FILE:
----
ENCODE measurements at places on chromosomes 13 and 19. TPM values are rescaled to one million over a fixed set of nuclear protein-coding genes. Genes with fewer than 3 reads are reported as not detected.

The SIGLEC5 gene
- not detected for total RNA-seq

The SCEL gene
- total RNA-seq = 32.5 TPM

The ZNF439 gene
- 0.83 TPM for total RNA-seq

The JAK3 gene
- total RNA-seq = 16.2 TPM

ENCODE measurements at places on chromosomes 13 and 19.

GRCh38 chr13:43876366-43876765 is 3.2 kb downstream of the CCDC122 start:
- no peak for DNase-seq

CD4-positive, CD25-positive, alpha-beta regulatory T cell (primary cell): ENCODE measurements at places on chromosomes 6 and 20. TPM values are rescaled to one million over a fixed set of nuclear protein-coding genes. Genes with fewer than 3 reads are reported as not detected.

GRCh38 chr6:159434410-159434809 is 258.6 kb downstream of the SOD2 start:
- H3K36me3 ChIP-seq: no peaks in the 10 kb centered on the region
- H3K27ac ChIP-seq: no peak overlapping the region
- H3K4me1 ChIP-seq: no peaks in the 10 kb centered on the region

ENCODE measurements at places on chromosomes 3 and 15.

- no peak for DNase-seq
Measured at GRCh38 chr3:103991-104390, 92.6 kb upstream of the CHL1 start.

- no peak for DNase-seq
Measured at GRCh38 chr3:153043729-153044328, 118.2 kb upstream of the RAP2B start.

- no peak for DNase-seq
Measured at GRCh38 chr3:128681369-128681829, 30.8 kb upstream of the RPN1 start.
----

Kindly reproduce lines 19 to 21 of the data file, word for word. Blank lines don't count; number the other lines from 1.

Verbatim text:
- no peak for DNase-seq
Measured at GRCh38 chr3:103991-104390, 92.6 kb upstream of the CHL1 start.

- no peak for DNase-seq